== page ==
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Imprint: An Interview with Paul L. Bates

by Kilian Melloy
Friday Jul 1, 2005
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Massachusetts resident Paul L. Bates sees his first published novel hit the shelves this month. "Imprint" is a rich, atmospheric tale of a future world overseen by frightening corporate cartels run by a pitiless aristocracy. The cities are warrens of confusion and fear, where the homeless are swept away on a weekly basis like so much vermin; the "Heartland," a privileged community located safely away from the crime and congestion of the city, houses society’s upper crust, but the population of the Heartland is strictly monitored and excess citizens are shed by dumping them in the city as children and then seeing how well they survive.

In this nightmare of beyond-Darwinian competition there are few sources of hope or joy; for young Wyatt, the memory of his true love, Jen, is a precious comfort, but an endangered one: the memory of Jennie, and all of Wyatt’s other missing friends, threatens daily to disappear, along with the city-dwellers’ memories of most events, especially alarming ones like suicide jumpers and gunfights in the streets. Paralleling the general tendency for memory to dissolve is Wyatt’s own unique problem, and talent: each morning, he wakens to find some portion of his anatomy reduced to cellular protoplasm, and only through intense mental discipline can he reassemble missing limbs and organs.

But while Wyatt tries to keep anyone from finding out about his unusual difficulty, the overlords of his frightening world are keeping tabs on him for sinister reasons of their own…

It’s the sort of story that sparks your natural paranoia into pure, jittery angst -- a perfect literary mirror to hold up to our crazy contemporary society. Paul L. Bates was kind enough to indulge EDGEBoston’s request for an interview.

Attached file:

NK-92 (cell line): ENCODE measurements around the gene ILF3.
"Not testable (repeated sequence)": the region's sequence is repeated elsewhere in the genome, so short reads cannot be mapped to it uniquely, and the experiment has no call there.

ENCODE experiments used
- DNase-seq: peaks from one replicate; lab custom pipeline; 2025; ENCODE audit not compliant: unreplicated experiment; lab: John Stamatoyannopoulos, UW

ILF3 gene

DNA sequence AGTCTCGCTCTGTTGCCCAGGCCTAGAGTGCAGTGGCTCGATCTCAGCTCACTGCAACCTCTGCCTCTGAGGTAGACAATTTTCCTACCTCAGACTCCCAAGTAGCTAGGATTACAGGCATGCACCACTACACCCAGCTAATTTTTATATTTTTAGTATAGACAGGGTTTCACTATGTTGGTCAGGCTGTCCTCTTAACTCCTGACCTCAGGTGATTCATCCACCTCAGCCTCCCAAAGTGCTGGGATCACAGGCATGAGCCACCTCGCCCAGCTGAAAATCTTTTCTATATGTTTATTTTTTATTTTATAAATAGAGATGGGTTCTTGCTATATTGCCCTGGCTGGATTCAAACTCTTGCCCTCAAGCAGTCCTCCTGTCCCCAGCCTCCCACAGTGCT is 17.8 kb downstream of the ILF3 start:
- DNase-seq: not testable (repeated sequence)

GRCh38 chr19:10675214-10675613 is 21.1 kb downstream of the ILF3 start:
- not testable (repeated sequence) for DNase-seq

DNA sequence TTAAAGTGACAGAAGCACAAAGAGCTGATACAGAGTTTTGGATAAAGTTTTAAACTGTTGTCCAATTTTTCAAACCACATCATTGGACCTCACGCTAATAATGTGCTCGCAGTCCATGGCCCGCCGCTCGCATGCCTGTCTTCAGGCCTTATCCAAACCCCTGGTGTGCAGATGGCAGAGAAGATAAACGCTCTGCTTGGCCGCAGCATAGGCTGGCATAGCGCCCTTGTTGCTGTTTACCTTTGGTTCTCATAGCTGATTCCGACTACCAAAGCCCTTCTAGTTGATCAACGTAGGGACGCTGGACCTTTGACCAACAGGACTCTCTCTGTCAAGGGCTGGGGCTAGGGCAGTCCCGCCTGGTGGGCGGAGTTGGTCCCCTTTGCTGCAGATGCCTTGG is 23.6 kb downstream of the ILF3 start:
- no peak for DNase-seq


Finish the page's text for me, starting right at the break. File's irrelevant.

EDGEBoston: In your novel, "Imprint," you envision a world without history, where even personal memories vanish without warning. I wonder if you see our present-day, media-saturated culture -- a culture with a short attention span -- as a forerunner for such a world.

Paul L. Bates: Yes. But probably not as you mean it. I see the "problem" as our phenomenal capacity for denial. The current media saturation gives that tendency loads of outlets. We live in a world where people are expected to have opinions on all sorts of subjects with which they are quite unfamiliar. In Imprint that saturation is taken away. Nothing to mask the denial for the downtowners. A bit more available for those uptown. And then again perhaps my own absent mindedness may play a part in that representation as well.

EDGE: It seems that your book’s central irony is how hard your main character, Wyatt, struggles to keep hold of his memories of disappeared friends as a way of preserving his own identity -- even as physically, parts of him "melt" in the night and have to be reconstituted through an act of will. The mental exercise makes Wyatt a rebel, even as the physical ability he hones for regeneration makes him invaluable to the powers that be.